Not to mention this ignores all the economic benefits energy companies have brought.  Without cars, natural gas to heat homes and fuel to put into Americans gas tanks the economy would not have been as vibrant as it has been, fewer jobs would have been created and America’s role in the world economy would be diminished.

Considering these things what is climate change litigation really all about?  The answer is as frightening as it is simple.  Through litigation, climate change proponents hope to force transportation and power generation toward a low carbon future.  Of course, the more complex issues are the less well suited they are for the courts.  As we have seen on complex issues from immigration to national security, courts have differing opinions, creating a patchwork of rules that do not suit the nation well.  Do we really want this to determine our path forward on energy?

Just an example of said complexity is the success of fracking.  Fracking has brought economic booms to the Dakotas, Wyoming, and relevant to the Boulder lawsuit, Northern Colorado.  Fracking has created many, many good paying jobs while increasing natural gas production to go into energy efficient vehicles and homes.  Gas is increasingly replacing coal production as a means of energy production, and as a result energy emissions in the US have deceased.  Natural gas also facilitates wind and solar power by filling in power generation requirements in their downtime.  But fracking also has its downsides with the chemicals used to break into shale deposits and gather up the gas.  Are fracking companies next on the target list of climate change litigators?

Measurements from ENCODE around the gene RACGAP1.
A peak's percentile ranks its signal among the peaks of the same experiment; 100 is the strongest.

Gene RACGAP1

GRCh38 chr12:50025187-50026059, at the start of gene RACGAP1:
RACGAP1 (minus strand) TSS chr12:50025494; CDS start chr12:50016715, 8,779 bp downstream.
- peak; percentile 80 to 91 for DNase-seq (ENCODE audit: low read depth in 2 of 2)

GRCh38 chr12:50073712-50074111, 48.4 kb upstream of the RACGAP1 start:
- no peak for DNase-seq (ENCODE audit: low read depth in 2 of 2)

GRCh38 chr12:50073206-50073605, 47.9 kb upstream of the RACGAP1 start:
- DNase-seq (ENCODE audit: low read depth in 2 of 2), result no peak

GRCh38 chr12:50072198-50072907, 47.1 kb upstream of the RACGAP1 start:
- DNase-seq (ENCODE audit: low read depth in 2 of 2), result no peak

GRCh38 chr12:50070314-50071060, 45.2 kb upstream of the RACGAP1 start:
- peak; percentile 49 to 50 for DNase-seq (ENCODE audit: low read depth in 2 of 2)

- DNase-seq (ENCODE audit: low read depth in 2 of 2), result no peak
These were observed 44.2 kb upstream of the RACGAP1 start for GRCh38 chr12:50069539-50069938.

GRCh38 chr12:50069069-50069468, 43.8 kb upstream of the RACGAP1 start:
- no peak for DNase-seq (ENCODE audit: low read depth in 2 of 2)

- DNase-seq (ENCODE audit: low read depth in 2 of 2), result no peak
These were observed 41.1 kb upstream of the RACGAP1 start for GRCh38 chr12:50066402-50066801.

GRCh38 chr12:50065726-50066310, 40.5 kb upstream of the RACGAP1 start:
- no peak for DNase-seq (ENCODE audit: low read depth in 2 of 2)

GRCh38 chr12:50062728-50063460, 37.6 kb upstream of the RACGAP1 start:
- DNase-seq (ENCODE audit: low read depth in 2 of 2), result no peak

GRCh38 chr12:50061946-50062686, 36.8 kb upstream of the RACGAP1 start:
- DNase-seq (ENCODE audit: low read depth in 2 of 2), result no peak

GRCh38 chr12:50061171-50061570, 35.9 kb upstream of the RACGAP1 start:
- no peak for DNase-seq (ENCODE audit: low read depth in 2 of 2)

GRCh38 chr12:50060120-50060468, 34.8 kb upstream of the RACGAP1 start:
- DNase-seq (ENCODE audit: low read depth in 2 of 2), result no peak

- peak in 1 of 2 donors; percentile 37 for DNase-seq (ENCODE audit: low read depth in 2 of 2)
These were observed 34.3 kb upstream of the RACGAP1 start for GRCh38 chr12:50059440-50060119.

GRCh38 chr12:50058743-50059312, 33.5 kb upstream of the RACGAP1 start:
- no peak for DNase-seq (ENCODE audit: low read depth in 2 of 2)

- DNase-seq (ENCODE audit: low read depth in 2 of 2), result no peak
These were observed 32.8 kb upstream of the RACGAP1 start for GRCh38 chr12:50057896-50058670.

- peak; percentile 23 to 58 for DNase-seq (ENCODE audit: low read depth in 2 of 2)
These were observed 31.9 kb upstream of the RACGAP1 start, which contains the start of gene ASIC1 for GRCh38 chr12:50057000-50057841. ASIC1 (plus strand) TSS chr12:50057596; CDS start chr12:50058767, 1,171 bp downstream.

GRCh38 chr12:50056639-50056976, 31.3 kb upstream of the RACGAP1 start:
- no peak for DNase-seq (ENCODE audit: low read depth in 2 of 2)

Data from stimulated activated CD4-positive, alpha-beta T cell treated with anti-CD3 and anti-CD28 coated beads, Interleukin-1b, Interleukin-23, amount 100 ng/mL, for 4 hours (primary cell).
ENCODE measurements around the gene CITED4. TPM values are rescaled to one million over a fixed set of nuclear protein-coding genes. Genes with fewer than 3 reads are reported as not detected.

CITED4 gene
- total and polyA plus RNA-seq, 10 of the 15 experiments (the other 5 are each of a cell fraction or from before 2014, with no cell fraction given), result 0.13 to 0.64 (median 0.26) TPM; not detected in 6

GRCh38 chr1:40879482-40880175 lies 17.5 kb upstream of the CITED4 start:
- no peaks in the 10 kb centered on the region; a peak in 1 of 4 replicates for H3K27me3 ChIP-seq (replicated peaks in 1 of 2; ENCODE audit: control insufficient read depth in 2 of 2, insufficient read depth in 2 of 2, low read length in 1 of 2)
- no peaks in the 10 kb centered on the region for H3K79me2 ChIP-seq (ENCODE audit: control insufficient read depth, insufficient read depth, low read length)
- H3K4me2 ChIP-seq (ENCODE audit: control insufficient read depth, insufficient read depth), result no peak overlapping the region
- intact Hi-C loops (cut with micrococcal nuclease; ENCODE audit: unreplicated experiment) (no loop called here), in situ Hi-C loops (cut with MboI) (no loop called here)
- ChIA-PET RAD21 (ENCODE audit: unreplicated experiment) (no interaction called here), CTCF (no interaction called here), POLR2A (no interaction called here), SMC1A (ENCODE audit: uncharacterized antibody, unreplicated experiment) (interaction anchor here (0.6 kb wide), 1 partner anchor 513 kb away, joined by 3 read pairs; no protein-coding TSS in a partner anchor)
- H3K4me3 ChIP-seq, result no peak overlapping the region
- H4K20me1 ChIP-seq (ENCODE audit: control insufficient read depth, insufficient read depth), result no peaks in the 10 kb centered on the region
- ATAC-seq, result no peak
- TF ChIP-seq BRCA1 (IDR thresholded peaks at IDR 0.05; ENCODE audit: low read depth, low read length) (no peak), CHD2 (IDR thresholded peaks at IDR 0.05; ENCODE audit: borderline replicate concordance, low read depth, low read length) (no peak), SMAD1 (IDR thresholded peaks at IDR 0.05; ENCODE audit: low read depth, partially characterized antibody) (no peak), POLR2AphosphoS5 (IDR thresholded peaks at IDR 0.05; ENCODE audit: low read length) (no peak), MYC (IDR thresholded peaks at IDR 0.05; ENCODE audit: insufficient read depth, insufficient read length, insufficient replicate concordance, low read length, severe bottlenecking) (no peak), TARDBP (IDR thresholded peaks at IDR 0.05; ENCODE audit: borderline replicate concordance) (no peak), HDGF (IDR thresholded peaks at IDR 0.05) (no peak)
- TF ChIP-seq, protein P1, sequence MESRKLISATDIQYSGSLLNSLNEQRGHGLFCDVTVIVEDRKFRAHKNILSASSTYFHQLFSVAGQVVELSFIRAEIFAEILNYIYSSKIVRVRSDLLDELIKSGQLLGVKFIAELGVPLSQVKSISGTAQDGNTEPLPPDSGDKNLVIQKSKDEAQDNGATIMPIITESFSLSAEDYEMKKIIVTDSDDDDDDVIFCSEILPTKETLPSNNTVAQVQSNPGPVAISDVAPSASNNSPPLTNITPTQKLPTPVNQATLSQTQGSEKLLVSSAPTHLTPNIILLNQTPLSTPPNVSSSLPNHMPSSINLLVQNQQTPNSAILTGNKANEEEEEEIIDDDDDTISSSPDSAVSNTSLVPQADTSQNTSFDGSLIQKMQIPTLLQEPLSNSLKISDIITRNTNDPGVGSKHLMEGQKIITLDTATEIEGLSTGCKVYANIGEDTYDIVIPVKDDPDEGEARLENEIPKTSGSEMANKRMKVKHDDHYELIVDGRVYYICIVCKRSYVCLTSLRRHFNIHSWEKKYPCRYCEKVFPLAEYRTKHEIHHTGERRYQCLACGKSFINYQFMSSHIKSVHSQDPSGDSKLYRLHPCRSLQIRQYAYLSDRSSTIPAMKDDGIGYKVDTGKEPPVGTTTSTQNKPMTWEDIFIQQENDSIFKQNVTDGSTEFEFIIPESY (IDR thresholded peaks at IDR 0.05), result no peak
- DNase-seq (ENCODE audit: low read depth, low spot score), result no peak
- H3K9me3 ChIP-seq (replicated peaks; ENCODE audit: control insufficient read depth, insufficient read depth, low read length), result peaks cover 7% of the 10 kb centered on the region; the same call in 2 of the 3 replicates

One group that wins out no matter the outcome are attorneys.  One of the firms representing San Francisco and New York has a contract promising them 25 percent of any monies won by the cities.  That is a huge windfall.  Boulder’s firms get a more modest 20 percent.

The odds of such lawsuits succeeding are long.  The Supreme Court has long been skeptical of such lawsuits and generally does not try to dictate policy from the bench (unfortunately the 9th Circuit Court does).  At a climate “tutorial” held last month, a district court judge asked attorneys for San Francisco what caused pre-industrial ice ages and subsequent melting?  Further, the same judge questioned the allegation energy companies covered up climate change research.

There is also a risk for communities suing energy companies.  If the courts find the lawsuits frivolous, the community’s taxpayers could be on the hook for millions in damages.  For example, for Boulder, suing for three times the damages they estimate energy companies have caused makes their climb even steeper.

The rational among us understand energy policy should not be at the whim of the opinions of a few judges and high priced attorneys nor should it be subject to the whims of fluctuating public opinion.  Rather, it should be about scientific understanding, technological advancement, consumer opinions and welfare, economic progress and dynamic economic factors.  Perhaps Boulder, San Francisco and New York, home to some of the best universities in the world, should put their efforts into supporting the outstanding laboratories at the University of Colorado or National Renewable Energy Laboratory and spend less time focusing on a courtroom.